The Detroit Institute of Arts presents a survey of over 70 photographs by Russ Marshall whose black-and-white imagery was inspired by the Motor City’s streets, architecture, music and factory workers for over 50 years.
Russ Marshall was born in 1940 in the thriving coal mining town of South Fork, Pennsylvania, to a family of coal miners, farmers and industrial factory workers. His family relocated to Detroit in the 1950s and Marshall began photographing the city’s streets, passersby and its legendary Michigan Central Station (MCS) in the 1950s throughout the 1960s. From 1975 to 2005, Marshall worked freelance for local and national labor and trade magazines and created some of his most compelling work - labor portraits and candid imagery shot alongside the assembly line workers in factories, shops and plants throughout Detroit as well as in Dearborn’s Ford Rouge plant, GM plants in Flint, Michigan, and in other areas of the Midwest.
His work from the post-1980s captured working life on and off the assembly lines taking time to photograph local sites and citizens as well as the daily and nightly diversions of everyday Detroiters. We see the city’s solitary streets, industrial skylines and architectural studies – he returns to the MCS photographing its interior and train lines in 1987 shortly before its closure 1989. Stopping in Eastern Market, he caught up with the city’s butchers, farmers and other vendors. Marshall also paid homage to nightlife with photographs capturing musicians and performances known to classical and jazz circles in the city’s legendary music venues, including Baker’s Keyboard Lounge, the Vanity Ballroom and Orchestra Hall. The exhibition will also include a special supplement including Marshall’s photographs taken in Europe from 1989-1991.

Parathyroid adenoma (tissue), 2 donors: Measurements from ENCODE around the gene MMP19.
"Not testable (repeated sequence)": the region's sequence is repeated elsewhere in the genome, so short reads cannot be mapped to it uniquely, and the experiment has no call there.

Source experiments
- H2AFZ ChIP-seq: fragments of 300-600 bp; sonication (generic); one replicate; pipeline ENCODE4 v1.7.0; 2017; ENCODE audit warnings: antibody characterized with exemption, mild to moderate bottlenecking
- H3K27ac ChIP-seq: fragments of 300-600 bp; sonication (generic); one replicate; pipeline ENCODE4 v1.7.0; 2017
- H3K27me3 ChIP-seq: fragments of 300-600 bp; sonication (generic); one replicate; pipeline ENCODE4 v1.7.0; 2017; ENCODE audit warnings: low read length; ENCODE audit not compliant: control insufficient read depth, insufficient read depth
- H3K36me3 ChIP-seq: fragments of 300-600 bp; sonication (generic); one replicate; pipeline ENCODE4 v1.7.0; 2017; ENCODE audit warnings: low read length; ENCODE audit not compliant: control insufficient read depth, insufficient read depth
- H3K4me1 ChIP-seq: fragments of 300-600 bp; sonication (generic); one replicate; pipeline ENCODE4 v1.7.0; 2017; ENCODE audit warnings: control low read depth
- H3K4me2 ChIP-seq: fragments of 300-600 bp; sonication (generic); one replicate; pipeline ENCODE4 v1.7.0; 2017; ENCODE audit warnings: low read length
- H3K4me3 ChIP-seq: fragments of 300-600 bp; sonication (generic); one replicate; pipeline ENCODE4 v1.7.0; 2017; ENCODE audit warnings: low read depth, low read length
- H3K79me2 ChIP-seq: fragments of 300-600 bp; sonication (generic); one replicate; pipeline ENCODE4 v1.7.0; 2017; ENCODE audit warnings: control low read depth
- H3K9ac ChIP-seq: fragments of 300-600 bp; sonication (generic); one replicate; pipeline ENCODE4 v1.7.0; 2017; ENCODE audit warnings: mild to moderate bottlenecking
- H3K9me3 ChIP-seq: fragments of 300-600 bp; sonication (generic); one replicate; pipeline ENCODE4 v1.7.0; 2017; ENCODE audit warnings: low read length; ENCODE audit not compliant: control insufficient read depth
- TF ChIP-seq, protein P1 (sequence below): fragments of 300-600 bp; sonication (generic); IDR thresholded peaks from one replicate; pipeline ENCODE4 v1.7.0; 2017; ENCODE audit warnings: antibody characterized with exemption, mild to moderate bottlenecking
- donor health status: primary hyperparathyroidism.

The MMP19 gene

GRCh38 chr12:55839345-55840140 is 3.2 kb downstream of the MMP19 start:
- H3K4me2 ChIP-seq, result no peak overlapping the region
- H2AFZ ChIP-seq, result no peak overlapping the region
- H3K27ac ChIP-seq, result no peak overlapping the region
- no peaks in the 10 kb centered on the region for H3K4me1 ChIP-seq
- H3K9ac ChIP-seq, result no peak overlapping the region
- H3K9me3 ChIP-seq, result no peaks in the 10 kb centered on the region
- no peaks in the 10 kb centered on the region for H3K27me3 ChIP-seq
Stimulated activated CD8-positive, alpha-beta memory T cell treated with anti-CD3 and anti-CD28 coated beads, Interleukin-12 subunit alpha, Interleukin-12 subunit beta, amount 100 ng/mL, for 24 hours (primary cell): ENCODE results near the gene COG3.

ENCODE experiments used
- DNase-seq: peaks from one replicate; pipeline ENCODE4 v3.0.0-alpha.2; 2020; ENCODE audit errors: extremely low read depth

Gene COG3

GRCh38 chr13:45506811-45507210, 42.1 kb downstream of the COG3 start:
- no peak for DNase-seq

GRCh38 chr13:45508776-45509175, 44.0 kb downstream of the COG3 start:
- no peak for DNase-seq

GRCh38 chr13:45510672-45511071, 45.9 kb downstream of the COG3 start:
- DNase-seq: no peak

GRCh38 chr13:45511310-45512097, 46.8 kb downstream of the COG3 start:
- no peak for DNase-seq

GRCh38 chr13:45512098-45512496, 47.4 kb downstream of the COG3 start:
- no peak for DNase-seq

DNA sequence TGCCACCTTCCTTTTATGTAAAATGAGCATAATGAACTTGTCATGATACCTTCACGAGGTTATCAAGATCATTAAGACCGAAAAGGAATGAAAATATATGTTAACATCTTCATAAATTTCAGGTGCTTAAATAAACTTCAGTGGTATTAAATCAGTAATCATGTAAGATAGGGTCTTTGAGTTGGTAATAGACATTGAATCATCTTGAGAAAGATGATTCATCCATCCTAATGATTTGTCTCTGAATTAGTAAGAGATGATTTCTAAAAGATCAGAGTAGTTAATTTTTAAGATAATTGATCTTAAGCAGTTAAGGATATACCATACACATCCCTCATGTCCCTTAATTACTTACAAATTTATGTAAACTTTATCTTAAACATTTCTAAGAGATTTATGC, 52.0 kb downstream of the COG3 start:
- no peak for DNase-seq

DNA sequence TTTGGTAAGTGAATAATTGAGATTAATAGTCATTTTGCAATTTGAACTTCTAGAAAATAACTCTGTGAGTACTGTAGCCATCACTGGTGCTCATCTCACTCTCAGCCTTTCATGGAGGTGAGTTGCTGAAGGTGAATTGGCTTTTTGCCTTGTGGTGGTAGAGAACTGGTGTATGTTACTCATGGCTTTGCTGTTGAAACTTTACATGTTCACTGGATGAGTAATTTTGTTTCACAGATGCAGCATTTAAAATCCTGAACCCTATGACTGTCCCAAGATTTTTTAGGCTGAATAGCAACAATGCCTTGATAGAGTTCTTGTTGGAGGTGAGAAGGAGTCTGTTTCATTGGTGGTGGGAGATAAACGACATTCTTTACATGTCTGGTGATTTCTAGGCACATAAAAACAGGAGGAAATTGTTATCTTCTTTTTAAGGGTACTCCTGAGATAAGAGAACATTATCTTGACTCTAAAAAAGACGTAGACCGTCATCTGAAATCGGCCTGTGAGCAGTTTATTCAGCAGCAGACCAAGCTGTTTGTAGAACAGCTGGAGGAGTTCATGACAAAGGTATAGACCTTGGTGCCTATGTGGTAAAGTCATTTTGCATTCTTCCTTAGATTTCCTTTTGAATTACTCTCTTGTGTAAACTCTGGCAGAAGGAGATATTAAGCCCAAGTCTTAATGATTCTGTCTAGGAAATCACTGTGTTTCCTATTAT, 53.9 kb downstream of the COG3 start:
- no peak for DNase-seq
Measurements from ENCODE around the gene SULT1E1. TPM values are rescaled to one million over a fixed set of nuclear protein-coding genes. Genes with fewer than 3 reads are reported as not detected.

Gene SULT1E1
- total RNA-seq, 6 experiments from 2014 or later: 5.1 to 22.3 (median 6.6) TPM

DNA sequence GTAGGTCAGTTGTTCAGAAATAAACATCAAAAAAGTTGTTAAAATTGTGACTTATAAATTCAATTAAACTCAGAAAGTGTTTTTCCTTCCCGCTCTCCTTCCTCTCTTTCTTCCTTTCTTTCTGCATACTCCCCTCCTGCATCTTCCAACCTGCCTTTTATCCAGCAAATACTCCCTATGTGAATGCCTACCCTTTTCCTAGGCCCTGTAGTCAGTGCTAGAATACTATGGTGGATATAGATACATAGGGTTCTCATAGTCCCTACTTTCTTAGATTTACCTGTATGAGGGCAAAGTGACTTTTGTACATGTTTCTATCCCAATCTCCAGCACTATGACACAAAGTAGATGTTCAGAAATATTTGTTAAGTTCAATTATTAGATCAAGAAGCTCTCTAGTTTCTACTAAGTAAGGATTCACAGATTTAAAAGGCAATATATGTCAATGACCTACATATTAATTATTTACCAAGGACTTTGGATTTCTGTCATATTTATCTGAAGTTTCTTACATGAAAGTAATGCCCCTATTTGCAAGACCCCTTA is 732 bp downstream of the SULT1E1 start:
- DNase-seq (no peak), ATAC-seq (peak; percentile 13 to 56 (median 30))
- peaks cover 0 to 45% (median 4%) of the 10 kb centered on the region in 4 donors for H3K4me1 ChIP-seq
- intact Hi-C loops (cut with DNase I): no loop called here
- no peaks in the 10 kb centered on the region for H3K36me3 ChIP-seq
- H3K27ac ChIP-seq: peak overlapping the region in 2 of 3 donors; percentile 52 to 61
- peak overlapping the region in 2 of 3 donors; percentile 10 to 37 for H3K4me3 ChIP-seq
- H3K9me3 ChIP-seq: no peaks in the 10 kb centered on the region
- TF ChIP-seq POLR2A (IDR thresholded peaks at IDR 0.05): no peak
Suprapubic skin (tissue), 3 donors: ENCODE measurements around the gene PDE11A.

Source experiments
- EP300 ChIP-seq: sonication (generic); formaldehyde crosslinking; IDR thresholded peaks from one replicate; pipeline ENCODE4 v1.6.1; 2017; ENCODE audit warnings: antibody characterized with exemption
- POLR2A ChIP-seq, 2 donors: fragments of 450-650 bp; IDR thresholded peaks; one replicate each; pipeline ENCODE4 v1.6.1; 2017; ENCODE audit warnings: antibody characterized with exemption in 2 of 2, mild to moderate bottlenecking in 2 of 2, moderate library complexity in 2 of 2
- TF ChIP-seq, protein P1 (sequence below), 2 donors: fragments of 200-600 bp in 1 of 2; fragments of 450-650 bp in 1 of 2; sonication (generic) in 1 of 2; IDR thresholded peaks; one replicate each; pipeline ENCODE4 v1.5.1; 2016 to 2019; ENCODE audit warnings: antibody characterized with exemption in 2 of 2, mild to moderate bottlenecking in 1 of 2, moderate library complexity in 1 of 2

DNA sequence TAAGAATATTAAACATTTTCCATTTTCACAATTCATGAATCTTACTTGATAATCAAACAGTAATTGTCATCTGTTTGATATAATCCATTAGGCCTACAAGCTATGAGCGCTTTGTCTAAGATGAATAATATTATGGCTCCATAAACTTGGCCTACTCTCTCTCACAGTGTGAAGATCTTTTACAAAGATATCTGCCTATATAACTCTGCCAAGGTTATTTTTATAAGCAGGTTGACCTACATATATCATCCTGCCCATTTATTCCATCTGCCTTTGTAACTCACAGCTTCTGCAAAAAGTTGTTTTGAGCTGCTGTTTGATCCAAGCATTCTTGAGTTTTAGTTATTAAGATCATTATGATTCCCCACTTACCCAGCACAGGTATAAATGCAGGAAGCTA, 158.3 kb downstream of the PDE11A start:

Marshall’s photographs interpret over five decades of blue-collar life, Detroit and its environs, sometimes reading like a melancholy poem but most often as an empathetic narrative of resilient people, places and times now past.